Chapter Summary and Conclusions Every chapter ends with a concise, but thorough, summary of the important ideas—helping students review the key points and providing closure to the chapter. See Chapter 1, page 20; Chapter 5, page 150.

Chapter Review and Self-Test Problems Appearing after the Summary and Conclusion, each chapter includes a Chapter Review and Self-Test Problem section. These questions and answers allow students to test their abilities in solving key problems related to the chapter content and provide instant reinforcement. See Chapter 6, page 187; Chapter 10, page 340.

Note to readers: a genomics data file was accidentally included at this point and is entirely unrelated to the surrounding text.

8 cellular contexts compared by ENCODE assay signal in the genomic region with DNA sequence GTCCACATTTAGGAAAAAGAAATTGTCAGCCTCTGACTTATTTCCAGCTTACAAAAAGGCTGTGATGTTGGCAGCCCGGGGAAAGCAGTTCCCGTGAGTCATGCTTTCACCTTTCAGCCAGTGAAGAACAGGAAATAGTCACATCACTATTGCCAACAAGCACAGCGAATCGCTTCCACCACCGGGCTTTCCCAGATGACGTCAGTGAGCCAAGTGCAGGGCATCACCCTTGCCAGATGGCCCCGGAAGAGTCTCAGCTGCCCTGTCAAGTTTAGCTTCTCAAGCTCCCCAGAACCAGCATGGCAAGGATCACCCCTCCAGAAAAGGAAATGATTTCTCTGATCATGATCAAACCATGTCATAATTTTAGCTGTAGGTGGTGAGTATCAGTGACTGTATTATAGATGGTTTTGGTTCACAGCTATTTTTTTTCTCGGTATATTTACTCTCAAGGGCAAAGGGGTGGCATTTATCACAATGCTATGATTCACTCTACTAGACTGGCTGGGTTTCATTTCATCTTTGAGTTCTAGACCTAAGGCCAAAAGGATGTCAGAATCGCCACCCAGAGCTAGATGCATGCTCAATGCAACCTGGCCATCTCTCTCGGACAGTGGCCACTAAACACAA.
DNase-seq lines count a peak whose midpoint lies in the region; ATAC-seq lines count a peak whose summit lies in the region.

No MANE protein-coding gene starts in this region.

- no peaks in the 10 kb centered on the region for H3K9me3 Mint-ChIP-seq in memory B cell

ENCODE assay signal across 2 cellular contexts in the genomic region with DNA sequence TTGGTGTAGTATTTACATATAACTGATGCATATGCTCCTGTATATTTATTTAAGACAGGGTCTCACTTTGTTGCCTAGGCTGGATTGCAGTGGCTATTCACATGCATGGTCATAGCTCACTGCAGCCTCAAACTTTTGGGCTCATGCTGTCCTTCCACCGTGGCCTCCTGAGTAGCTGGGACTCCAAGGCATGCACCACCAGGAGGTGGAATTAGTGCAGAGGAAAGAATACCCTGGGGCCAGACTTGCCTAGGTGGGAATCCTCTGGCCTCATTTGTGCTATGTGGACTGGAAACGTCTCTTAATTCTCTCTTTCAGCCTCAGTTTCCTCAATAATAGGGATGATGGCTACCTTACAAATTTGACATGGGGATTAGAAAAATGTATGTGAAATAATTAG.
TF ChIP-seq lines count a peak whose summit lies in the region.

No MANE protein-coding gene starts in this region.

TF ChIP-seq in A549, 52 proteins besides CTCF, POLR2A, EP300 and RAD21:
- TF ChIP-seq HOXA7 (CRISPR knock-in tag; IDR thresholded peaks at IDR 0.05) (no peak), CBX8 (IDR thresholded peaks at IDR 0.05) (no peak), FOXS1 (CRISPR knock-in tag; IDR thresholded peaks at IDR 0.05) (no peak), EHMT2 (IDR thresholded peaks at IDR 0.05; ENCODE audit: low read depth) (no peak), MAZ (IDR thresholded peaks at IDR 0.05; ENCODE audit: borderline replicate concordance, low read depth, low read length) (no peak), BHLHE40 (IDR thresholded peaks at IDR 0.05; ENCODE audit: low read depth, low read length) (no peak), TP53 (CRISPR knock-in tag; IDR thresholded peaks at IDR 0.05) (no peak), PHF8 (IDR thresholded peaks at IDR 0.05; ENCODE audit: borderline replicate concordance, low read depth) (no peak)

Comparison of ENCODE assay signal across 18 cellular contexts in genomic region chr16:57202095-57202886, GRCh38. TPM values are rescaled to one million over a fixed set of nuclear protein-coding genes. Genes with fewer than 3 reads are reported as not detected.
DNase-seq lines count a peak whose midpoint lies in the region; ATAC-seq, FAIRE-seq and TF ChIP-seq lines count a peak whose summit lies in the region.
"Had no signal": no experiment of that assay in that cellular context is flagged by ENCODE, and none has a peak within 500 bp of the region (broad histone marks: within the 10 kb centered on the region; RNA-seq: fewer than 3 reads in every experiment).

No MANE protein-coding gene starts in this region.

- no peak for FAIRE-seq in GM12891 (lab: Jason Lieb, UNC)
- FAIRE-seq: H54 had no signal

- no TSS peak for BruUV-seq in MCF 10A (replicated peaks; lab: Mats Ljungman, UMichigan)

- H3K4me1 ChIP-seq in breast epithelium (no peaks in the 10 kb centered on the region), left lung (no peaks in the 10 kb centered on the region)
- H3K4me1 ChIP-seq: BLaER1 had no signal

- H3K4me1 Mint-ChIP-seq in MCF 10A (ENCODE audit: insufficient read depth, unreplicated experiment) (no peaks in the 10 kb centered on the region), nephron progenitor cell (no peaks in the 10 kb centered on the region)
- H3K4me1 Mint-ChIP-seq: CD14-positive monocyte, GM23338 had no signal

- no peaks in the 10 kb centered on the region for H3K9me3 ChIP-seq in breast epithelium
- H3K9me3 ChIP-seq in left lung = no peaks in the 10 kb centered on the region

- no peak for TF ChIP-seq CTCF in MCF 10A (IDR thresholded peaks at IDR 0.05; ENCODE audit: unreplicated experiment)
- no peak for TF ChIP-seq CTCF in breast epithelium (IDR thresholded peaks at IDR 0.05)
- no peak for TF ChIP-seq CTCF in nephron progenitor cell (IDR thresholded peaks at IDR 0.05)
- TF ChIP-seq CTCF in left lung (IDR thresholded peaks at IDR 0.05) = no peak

Chapter Review and Self-Test Problems i

Capital Budgeting for Project X Based on the following information for Project X, should we undertake the venture? To answer, first prepare a pro forma income statement for each year. Next, calculate operating cash flow. Finish the problem by determining total cash flow and then calculating NPV assuming a 28 percent required return. Use a 34 percent tax rate throughout. For help, look back at our shark attractant and power mulcher examples.

Project X involves a new type of graphite composite in-line skate wheel. We think we can sell 6,000 units per year at a price of $1,000 each. Variable costs will run about $400 per unit, and the product should have a four-year life.